Foreigners should face no barriers to house hunting

July 11, 2023 | 03:21 pm PT
Hoang Van Phuong Economist
As a professional in the Australian property sector, I'm seeing a growing trend of high-net-worth individuals relocating to Australia, as well as the increasing number of international homebuyers.

These numbers reveal a key aspect of the market outlook and are a reflection of the vitality, transparency, and potential of Australia's economic climate.

There is a growing level of integration between economies around the world, as evidenced by bilateral, multilateral trade and investment agreements. Within these are provisions on foreign investment in the real estate sector, all of which are based on the principle of reciprocity. The U.S., Europe and Australia, three of the world's largest economies, have long had policies in place to assist and encourage international investors in the real estate market, with the overarching goal of optimizing the use of society's resources.

In Australia, foreign organizations and individuals can buy commercial real estate with the same tax and ownership rates as locals, and can apply for a permit to buy a house to live in or rent out. The Vietnamese invested AU$400 million (equivalent to US$268 million) in residential real estate in Australia during the fiscal year 2021-2022, ranking third behind mainland China (AU$2.4 billion) and Hong Kong (AU$600 million). According to data from the Australian Foreign Investment Regulatory Authority (FIRB), Vietnam has consistently ranked among the top five investors in Australia's residential real estate market in recent years.

With an average annual investment value of three billion U.S. dollars, Vietnamese investors are also among the world's top investors in U.S. real estate. In the U.S., the government is currently running investment programs to develop real estate projects that create certain new jobs as a condition of being granted a green card (such as the EB-5 investment program). This helps incentivize the contribution of foreign investors and creates jobs for the U.S. economy.

This is a topic of concern and debate in Vietnam as well. In a report sent to the National Assembly to explain and receive the amended draft Law on Housing dated June 16, the Ministry of Construction said that it is not necessary to stipulate that foreigners must have Vietnamese nationality to purchase houses and property. This viewpoint is in line with international trends, given the country's continued rapid economic development and extensive integration into the world economy.

To create favorable conditions for foreign investment resources in the real estate sector while minimizing the impact on real estate prices and domestic demand, especially among low-income individuals, I propose the following solutions.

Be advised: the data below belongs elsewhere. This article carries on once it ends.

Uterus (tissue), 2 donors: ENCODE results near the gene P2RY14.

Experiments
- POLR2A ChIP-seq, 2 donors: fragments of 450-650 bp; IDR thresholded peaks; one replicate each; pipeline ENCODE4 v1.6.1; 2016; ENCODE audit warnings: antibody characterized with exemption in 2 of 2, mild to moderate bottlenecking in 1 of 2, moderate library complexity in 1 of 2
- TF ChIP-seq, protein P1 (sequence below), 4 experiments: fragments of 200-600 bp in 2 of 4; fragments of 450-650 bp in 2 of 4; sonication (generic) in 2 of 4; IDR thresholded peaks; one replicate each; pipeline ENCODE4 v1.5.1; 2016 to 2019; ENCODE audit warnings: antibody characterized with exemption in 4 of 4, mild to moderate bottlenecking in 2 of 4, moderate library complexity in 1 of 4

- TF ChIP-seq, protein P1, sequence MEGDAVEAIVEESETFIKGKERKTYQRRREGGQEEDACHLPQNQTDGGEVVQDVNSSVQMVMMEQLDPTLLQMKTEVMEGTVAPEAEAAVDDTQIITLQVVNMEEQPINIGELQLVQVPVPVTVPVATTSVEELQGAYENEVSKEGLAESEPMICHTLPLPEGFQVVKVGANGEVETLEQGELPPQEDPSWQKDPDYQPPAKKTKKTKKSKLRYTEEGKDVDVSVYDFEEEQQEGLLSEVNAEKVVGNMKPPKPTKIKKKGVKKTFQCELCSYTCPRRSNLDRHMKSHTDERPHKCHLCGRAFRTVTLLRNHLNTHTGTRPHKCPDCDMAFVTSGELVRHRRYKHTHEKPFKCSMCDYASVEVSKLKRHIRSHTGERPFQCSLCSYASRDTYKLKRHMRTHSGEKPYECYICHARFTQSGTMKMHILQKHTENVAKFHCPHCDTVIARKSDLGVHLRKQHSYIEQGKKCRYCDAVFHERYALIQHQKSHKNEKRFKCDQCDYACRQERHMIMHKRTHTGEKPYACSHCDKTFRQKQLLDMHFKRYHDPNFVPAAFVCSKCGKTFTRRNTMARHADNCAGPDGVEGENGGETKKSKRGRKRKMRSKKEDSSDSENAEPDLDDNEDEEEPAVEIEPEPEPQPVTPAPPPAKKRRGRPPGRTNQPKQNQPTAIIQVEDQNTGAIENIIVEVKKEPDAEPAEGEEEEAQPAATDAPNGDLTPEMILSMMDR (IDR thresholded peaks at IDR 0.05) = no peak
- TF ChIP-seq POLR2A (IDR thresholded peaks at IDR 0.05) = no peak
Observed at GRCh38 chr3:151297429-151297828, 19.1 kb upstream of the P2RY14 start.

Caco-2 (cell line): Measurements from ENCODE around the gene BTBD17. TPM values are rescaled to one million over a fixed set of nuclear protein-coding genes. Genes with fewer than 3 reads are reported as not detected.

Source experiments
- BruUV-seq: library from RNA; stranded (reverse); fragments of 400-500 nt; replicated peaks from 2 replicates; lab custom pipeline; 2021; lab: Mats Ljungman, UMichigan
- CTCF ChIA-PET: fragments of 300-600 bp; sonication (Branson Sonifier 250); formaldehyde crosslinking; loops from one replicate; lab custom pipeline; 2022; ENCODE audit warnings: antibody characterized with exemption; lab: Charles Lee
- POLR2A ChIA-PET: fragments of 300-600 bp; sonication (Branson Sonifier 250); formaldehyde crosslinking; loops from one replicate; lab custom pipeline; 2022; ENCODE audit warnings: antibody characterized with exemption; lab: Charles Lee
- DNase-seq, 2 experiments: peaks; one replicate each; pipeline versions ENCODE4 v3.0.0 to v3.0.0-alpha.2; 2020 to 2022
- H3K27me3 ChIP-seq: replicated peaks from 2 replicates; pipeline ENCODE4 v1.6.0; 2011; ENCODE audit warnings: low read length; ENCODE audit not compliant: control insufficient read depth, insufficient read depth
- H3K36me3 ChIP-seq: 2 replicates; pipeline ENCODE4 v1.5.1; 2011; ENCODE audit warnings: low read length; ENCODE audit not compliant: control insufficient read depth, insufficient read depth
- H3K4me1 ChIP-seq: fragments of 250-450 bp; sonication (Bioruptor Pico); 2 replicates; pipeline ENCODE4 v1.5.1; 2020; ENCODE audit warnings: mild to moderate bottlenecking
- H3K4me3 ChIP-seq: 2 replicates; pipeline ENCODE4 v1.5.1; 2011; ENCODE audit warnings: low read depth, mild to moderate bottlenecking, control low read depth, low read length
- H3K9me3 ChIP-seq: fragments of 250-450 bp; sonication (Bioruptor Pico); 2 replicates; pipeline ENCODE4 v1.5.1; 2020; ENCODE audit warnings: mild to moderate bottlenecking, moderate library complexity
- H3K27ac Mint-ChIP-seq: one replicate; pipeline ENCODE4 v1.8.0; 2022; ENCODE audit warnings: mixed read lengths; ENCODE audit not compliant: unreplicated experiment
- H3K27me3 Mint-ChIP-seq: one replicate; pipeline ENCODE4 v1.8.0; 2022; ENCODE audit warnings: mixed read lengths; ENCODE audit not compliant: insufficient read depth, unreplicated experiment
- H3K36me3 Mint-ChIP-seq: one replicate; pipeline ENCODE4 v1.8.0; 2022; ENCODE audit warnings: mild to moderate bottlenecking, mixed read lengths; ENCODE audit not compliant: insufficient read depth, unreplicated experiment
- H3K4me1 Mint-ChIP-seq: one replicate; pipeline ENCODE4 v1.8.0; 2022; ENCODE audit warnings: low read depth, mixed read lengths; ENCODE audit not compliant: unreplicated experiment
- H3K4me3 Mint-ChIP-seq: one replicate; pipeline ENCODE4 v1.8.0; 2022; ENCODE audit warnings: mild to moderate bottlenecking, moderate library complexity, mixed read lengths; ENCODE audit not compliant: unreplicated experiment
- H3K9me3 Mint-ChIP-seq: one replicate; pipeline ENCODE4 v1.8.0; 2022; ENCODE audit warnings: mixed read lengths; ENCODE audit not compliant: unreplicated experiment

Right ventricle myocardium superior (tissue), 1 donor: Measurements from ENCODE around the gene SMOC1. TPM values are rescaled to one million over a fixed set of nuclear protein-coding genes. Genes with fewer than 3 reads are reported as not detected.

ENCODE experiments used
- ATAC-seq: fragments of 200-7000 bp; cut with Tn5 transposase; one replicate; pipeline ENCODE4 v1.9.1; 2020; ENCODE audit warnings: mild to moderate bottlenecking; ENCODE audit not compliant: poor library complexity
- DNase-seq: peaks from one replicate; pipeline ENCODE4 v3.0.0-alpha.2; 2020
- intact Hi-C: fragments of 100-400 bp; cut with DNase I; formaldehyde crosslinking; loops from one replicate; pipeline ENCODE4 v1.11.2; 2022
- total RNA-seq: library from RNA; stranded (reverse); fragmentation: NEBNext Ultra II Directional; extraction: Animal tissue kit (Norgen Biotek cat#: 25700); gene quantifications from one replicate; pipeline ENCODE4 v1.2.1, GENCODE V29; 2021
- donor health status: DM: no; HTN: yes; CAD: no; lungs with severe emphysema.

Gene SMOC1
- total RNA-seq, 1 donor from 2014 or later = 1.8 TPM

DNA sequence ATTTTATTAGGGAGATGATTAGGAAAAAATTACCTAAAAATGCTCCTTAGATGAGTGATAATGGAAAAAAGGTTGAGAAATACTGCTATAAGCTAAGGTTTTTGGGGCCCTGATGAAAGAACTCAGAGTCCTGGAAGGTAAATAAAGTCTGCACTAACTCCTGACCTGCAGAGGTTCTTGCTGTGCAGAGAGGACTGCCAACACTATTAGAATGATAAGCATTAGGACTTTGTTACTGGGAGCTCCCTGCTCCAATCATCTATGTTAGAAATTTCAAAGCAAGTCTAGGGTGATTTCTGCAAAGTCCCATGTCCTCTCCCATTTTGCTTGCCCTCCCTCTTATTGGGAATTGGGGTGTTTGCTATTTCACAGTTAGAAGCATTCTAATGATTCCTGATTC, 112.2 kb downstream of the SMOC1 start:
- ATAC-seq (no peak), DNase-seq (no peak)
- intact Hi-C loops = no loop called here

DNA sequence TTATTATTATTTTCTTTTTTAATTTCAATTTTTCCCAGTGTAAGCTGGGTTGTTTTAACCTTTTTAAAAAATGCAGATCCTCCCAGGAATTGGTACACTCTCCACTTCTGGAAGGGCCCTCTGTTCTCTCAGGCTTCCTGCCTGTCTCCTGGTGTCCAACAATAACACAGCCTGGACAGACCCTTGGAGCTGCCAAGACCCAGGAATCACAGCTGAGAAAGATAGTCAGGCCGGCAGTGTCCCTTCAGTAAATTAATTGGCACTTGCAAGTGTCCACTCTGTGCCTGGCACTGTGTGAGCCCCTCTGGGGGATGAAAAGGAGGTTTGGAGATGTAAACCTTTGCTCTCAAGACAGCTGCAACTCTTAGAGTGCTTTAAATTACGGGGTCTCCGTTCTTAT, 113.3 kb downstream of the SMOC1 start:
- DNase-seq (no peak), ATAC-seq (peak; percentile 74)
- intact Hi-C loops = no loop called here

The primary objective is to increase housing supply. Many real estate development projects have stalled over the years, primarily due to administrative and legal obstacles. Therefore, unlocking the supply continuously, with a variety of prices, segments, and utilities will be an essential requirement for supporting the growth of the Vietnam real estate market, a crucial sector of the country's economy.

Second, in order to create products that meet the demands of both the Vietnamese market and the international community, it is essential to conduct thorough research into the housing and investment requirements of foreigners in Vietnam. Once the national housing database is complete, understanding foreigners' real estate investment trends in Vietnam will be crucial information for efficient state management, allowing for the formulation of appropriate recommendations at each phase of the market's evolution.

The third issue is that foreign investors are able to acquire and speculate on the domestic real estate market due to Vietnam's abundant capital resources and relatively low prices relative to foreigners' incomes. In addition to the policy of limiting the percentage of ownership in each project, there should also be policies in place to prevent speculation. Taxes, such as a vacancy tax, must be proposed to ensure that invested real estate is continuously utilized, thereby increasing market supply.

Vietnam is emerging as a fast-growing and dynamic economy, hailed by prestigious international organizations as a bright spot in Asia, with a high degree of openness to foreign capital flows and international trade. According to data from the Foreign Investment Agency, Ministry of Planning and Investment, the country had 36,881 valid projects with a total registered capital of nearly $444 billion as of March 20. In recent years, numerous major investors, including Intel, Apple and Samsung, have selected Vietnam as one of the focal points of their global business strategy.

Each year, the number of permanent foreign residents and workers in Vietnam increases in tandem with the trend of increasing foreign investment in Vietnam. The General Statistics Office reported that the number of foreign workers in Vietnam was 12,000 in 2005, 55,000 in 2010, 83,600 in 2015, and 117,800 in 2019. In just 15 years, the number of people hired from outside the country increased by almost a factor of 10.

The rising demand from foreigners for investment and property ownership in Vietnam is a positive indicator of the economy's potential and dynamism.

*Hoang Van Phuong is an economist and director of real estate and investment market analysis firm HousingMarketAustralia.

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